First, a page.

"And concerning these things it is that great disputes and differences have arisen among them, while the Sadducees are able to persuade none but the rich, and have not the populace obsequious (obedient or giving deference) to them, but the Pharisees have the multitude on their side. " (Antiquities of the Jews, Book 13, Chapter 10)
While their rivals received backing from the rich and elite, the Pharisees were popular with the people, who considered them the highest religious authority. They were especially influential in local synagogues. Jesus referenced their authority when he said they sat in "Moses' seat" (Matthew 23:2).
The New Testament Greek word for Pharisee is Pharisaios (Strong’s Concordance #G5330). It comes from the Hebrew word pârâsh (Strong's Concordance #H6567) which means, "to separate or disperse" or "separated ones." They separated themselves not only from the heathen but also from other influences that regularly came into Palestine. They advocated and adhered to a scrupulous observance of both the written and oral laws as interpreted by Scribes, in accordance with tradition.
These zealous individuals believed that in addition to the written Torah (laws of God or first five books of the Old Testament) both they and the Sadducees recognized there existed yet another Torah. This "other" Torah was the Oral Torah, Oral Tradition, or "traditions of the elders" (Matthew 15:1-2). It comprised interpretations of the law that they thought God verbally gave to Moses but which were not included in the written version of the law. They asserted that the written Torah was not complete in and of itself and needed the Oral Torah.
The New Testament mentions several traditions practiced by these religious zealots. They fasted often (Matthew 9:14, Luke 18:12), and ceremonially washed their hands often, especially before eating bread. They believed "unwashed" hands were defiled (Matthew 15:1-2, Mark 7:1-4). They washed of cups, pots, pitchers, tables, etc. often (Mark 7:4). The held to the belief that contributions dedicated to the temple (Corban or a gift to God - Mark 7:11) were more important and took precedence over helping their father and mother (the 5th commandment). They even considered plucking an ear of corn to eat on the Sabbath as 'work' and breaking the fourth commandment (Matthew 12:1-2).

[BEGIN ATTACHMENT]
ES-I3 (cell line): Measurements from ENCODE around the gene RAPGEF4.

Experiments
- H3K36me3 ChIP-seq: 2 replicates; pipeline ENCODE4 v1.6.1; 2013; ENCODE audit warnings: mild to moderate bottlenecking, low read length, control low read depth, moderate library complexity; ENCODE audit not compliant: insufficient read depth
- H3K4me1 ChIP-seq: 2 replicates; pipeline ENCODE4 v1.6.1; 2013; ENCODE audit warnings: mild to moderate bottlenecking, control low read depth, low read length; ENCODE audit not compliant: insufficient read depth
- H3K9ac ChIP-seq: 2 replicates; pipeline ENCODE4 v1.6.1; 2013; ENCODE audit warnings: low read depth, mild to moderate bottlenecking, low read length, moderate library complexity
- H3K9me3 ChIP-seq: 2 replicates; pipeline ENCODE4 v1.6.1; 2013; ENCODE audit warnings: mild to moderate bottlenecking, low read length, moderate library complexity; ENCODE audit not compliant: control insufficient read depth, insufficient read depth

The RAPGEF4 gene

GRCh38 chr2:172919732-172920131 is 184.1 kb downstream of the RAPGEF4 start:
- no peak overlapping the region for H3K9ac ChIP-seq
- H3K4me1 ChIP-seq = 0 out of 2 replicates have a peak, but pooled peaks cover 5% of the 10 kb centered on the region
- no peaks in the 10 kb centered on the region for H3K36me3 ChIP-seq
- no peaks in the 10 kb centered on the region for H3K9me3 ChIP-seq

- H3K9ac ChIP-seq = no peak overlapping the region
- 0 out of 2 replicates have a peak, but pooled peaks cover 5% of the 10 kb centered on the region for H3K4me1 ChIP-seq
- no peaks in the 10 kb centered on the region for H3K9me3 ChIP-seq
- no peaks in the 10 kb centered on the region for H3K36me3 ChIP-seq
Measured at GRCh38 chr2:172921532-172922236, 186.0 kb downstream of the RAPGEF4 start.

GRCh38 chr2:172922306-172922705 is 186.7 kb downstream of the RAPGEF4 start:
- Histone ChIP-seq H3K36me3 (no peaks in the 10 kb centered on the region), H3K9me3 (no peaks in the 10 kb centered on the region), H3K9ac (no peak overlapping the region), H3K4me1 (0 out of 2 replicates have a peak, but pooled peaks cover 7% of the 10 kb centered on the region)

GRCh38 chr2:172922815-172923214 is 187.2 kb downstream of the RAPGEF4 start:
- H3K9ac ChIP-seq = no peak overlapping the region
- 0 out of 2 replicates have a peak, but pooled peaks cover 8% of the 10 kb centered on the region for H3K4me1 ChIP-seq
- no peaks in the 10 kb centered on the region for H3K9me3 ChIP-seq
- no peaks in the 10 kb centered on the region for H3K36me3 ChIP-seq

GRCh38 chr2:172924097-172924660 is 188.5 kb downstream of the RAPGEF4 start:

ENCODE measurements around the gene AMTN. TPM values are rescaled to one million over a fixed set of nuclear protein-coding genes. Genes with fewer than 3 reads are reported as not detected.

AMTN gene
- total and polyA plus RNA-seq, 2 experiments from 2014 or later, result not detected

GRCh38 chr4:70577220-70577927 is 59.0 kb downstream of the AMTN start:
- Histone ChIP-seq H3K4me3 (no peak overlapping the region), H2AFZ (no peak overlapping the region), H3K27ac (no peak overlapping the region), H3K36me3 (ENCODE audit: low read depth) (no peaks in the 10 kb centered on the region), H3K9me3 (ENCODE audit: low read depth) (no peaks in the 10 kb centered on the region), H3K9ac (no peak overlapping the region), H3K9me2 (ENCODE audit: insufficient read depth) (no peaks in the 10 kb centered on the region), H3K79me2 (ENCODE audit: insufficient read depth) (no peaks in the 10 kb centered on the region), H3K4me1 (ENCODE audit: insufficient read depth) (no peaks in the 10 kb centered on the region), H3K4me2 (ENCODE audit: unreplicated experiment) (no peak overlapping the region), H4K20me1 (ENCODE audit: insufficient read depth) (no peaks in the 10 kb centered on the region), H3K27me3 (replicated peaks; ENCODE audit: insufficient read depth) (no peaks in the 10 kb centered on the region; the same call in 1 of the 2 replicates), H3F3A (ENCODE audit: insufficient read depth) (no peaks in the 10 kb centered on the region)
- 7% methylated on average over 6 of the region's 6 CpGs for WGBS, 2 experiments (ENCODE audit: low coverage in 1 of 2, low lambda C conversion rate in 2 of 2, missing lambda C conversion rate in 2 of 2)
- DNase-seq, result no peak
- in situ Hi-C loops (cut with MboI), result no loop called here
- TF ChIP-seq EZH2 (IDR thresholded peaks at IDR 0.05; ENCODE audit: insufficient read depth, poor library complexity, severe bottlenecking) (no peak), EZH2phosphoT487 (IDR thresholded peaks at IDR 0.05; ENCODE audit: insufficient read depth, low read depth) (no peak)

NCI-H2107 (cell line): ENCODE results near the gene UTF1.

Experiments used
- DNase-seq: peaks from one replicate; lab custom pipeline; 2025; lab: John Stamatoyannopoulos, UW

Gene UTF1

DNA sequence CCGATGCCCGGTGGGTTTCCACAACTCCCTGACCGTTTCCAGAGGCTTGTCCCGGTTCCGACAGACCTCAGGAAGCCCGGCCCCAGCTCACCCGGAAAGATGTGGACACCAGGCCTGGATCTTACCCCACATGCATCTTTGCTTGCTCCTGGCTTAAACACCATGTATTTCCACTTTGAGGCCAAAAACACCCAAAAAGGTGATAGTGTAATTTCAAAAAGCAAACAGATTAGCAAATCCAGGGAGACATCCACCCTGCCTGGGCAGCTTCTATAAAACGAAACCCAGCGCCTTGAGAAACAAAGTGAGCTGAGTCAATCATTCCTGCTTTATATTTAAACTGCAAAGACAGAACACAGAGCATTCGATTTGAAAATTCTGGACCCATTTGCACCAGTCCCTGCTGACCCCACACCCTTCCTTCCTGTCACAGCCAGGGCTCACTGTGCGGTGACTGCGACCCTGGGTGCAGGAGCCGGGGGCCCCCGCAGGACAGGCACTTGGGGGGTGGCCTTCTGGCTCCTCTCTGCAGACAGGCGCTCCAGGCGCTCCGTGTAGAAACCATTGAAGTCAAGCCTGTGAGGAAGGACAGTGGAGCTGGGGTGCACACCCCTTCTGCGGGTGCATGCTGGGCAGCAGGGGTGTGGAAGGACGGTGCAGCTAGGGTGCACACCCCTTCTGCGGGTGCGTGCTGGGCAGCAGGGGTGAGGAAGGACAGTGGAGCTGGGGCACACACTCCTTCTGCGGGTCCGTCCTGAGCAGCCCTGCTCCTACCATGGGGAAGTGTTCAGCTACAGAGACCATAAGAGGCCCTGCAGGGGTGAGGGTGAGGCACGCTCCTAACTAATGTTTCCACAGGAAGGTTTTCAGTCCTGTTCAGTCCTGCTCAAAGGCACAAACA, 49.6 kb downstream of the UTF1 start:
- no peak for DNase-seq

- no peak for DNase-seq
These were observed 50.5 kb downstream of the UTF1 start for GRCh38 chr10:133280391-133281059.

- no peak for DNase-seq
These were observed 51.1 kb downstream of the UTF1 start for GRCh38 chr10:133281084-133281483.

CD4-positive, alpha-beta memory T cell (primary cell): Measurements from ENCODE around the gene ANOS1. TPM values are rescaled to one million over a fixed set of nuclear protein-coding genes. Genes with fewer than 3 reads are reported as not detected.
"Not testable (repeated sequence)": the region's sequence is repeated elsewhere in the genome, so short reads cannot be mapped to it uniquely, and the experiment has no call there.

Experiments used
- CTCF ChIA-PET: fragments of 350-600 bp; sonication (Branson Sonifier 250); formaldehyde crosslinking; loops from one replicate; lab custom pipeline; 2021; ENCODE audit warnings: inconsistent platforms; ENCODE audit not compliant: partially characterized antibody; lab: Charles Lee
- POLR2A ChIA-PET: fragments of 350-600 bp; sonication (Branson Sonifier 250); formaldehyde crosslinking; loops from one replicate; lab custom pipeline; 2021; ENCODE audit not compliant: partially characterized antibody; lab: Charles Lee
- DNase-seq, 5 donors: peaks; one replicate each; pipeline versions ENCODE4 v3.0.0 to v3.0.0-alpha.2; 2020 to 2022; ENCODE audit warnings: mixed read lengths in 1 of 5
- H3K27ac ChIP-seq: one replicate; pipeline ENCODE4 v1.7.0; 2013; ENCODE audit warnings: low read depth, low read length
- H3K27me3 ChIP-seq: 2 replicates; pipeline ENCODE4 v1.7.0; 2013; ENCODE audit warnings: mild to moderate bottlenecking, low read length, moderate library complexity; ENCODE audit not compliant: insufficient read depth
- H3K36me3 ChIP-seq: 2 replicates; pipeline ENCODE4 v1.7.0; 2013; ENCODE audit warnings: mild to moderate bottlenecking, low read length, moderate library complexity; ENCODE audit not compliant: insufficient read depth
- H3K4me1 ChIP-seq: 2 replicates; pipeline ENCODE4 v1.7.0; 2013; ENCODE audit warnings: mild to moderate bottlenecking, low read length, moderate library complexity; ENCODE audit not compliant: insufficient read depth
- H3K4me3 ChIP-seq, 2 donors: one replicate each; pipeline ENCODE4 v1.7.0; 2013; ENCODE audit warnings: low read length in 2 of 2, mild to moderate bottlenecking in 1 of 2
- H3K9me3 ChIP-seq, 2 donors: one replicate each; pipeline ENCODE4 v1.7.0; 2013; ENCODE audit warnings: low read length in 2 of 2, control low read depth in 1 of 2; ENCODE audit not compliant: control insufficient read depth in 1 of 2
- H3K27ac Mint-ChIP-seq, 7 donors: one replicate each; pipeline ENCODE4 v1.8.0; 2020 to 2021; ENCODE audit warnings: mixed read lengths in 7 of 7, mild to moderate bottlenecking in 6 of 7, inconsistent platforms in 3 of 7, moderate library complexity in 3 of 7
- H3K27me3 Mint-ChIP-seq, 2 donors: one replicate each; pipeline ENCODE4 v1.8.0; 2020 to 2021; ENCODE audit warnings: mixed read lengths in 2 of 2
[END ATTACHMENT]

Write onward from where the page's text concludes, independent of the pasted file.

Pharisaic leaders were called "rabbis" or "teachers" (Matthew 23:6-7, John 3:1-10) and often attracted "disciples" to themselves (Mark 2:18; Matthew 22:16; Luke 5:33). Some of them were members of the Sanhedrin, the supreme council of the Jews that had jurisdiction over Jewish matters (Acts 5:34).
The most known person who (at one time) was a Pharisee was the apostle Paul (Philippians 3:5; Acts 23:6; 26:5). He was one of the most zealous adherents before his conversion while traveling on a road to Damascus (Acts 7, 8:1-4, 9). The Bible also mentions a man named Gamaliel, who some today consider one of the greatest teachers ever of Judaism. The apostle Paul says that Gamaliel taught him when he was young (Acts 22:3).
The Gospel accounts portray the Pharisees as opposing both John the Baptist (Luke 7:30) and Jesus (Matthew 12:38-39, 15:12; John 7:47-48). They also, early in Jesus' ministry, plotted with the Herodians to kill him (Mark 3:6). Not all of them, however, were against the gospel or opposed it all of the time. Some of them, like Nicodemus, were favorable to Jesus and believed in his message (John 3:1-2, John 7:50). The early church was composed of many of them (Acts 15:5).
Some of Jesus’ harshest criticisms given during his ministry were against those who adhered to Pharisaism. This was likely due to their popularity with the masses and that most people considered them the highest religious authority (as opposed to the Sadducees). In the New Testament Jesus often chided them (many times in public) for their attitudes and actions such as hypocrisy (Matthew 23:3), relying more on tradition than God (Mark 7:1-13), doing good deeds in order to be seen (Matthew 23:5), trusting in their own righteousness (Luke 16:15) and much more!
Incredible though it may seem, given Jesus' frequent rebukes of the self-absorbed, rigid, and unmerciful doctrines of the Pharisees, the Sadducean interpretation of God's law was far stricter! For example, the Pharisaic interpretation of the verse "eye for eye, tooth for tooth, hand for hand . . .” (Exodus 21:24) meant that those who caused an injury should pay those they injured monetary compensation based on the value of what was lost. The Sadducean application of the verse, however, requires those who injured another to suffer the same fate. This means that if someone caused the loss of another person’s eye then one of HIS OR HER eyes would be lost!